Indian Arm Provincial Park



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indian-arm-marine-park
Port Moody


Park Size: 6,826 hectare
Park Amenities:
Beach
Birding
Boat Launch
Wilderness Camp
Canoeing
Diving
Fishing
Hiking
Interpretive Signs
Kayaking
Marine Park
Picnicking
Sightseeing
Swimming
Waterfall
Wildlife Watching


Indian Arm Provincial Park is a remote wilderness recreation area and nature reserve protecting the eco system of Indian Arm which is an 18 kilometre fjord extension of the Burrard Inlet.

Most of the 6,826 hectare park protects the middle to top portion of the fjord. The park eco system consists of lush forests, mountains, wildlife, alpine lakes, islands, waterfalls, creeks and rivers. 

The Indian Arm Provincial Park is special, in that, it provides exceptional water and land adventures... yet it can only be accessed by water craft and trails. There are no real access roads leading into the park. The best access into the park is by boat, kayak and canoe or by hiking trail.

Scuba diving and fishing is also enjoyed in the park. Scuba Diving is best enjoyed exploring the reefs around Racoon and Twin Islands.... and also Croker Island should get an honorable mention for scuba diving.

River fishing is best on the lower sections of some rivers and ocean fishing is best near the islands. Indian River provides the best river fishing opportunities for catching salmon, cutthroat and steelhead.

Campgrounds are marine access only. There are campgrounds at Granite Falls (location of 50 metre waterfall), Bishop Creek and North Twin Island. Campgrounds are primitive and rustic. Tent pads are available at Granite Falls (gravel pads), Bishop Creek (grass pads) and North Twin Island (wooden pads) campsites.

Docks are available near the North Granite Falls and North Twin Island campsites. A rocky beach and a rustic, grassy day use picnic site is located near the dock at Granite Falls. Picnicking with no facilities is also possible near the mouth of Bishop Creek and on Twin Islands.

The Indian Arm Park is managed by Parks Canada and the local First Nation people. The park has a long history with the First Nations especially the Tsleil-waututh and Musqueam people. The evidence of their long history is told by the pictographs found throughout the park.

Some of the wildlife sightings in the park include black bear, deer, coyote, cougar, red fox, wolves and harbour seals.

Diez Vista Trail (7 kms one-way) - considered a challenging trail with an elevation gain of 460 metres. The trail is a sightseeing route with many opportunities for marine and wilderness views of Indian Arm and Burrard Inlet. The route includes some steep climbs, switchbacks, exposed tree roots, dense forest and high cliffside views. Trail exit is near dam on Buntzen Lake. Return to starting point via the Buntzen Lake Trail (easier route).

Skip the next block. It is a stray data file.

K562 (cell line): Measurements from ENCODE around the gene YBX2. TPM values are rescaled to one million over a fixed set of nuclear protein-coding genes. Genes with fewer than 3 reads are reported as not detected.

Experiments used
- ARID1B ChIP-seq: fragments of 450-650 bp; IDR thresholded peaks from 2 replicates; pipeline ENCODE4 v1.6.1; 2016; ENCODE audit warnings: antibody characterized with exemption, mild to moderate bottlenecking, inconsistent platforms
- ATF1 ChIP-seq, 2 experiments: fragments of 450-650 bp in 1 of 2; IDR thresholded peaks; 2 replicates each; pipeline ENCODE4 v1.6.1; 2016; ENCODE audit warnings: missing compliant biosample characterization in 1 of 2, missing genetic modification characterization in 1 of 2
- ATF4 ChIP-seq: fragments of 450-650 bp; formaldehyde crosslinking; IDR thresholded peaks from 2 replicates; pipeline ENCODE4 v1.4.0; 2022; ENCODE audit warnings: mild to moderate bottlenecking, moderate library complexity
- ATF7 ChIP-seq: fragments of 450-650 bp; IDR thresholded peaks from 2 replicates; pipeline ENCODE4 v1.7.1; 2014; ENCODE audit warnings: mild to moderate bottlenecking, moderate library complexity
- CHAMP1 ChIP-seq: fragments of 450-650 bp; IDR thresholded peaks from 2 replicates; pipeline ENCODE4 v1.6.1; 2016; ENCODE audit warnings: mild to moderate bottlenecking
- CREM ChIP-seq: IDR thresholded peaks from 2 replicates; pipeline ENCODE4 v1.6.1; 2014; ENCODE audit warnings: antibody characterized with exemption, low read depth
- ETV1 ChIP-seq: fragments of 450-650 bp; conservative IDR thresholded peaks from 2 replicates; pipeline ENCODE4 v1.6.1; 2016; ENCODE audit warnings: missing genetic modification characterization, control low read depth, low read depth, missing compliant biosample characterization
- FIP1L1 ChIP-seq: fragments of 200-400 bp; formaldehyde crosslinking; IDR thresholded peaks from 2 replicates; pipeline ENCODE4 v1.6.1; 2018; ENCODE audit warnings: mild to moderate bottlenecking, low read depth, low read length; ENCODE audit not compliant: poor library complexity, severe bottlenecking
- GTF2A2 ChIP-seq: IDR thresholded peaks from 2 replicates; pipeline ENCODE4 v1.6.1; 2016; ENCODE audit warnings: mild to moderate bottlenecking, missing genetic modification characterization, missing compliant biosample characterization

Access trailhead entrance from the floating bridge on the south end of the reservoir in the Buntzen Lake Recreation Area and from the Saddle Ridge Trail in the Belcarra Regional Park.

Lindsay Lake Loop Trail (15 kms) - great views on a very challenging trail with an elevation gain of 1030 metres. The route includes some steep climbs, switchbacks, exposed tree roots, boulders, dense forest and high cliffside views. The trail explores along the banks of Rogue and Buntzen Creek before reaching the El Paso Junction. Take a left and climb to Barton Point and the Little Valhalla Lookouts. Continue along Spahat Ridge, pass Jessica Lake, to West Point, The Pulpit and eventually to Lindsay Lake before connecting to a junction with the Swan Falls Loop Trail. Take a right and loop around Lindsay Lake and head south to a another loop trail junction. Take a right and visit St. Mary's, Jay and Mac Lakes.... or take a left and visit Chickadee, Demelza, Robin and Siskin Lakes. Either route reconnects with the main trail near the El Paso Junction. Hike back the same way you came.

Access trailhead entrance from the parking lot near the main entrance gate to the Buntzen Lake Recreation Area.

Dilly Dally Loop Trail (25 kms) - great views on a challenging trail with an elevation gain of 1150 metres. The route includes some steep climbs, switchbacks, exposed tree roots, boulders, dense forest, rock slide and high cliffside views. First you explore along the banks of a creek and through a forest called the Lower Gully (Swan Falls Trail) until you reach the Swan Falls Junction. Take a left and climb up to the 117 Lookout and the Dilly Dally Pass. Tough haul. From the pass you begin your downwards climb on an old logging road back down to the end of Powerhouse Road in the Buntzen Lake Recreation Area. It is also a snowshoe route in the winter season.

Access trailhead entrance from Powerhouse Road near the suspension bridge and staging area for horseback riders in the Buntzen Lake Recreation Area. The Swan Falls Trail is trailhead entrance.

Swan Falls loop Trail (20 kms) - great views on a challenging trail with an elevation gain of 1150 metres. In short the trail is a combination of the Dilly Dally and Lindsay Lake Loop Trails.

Explore Indian Arm Marine Provincial Park near Port Moody, British Columbia, Canada

Address:

Indian Arm Provincial Park
Port Moody
Canada

How To Get ToIndian Arm Provincial Park

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The main entrance to Indian Arm Provincial Park is via hiking trails starting in the Buntzen Lake Recreation Area and via water transportation (kayak, canoe or boat) exploring up the Indian Arm. Boat Launch in Belcarra Park in Port Moody and Cates Park in North Vancouver.
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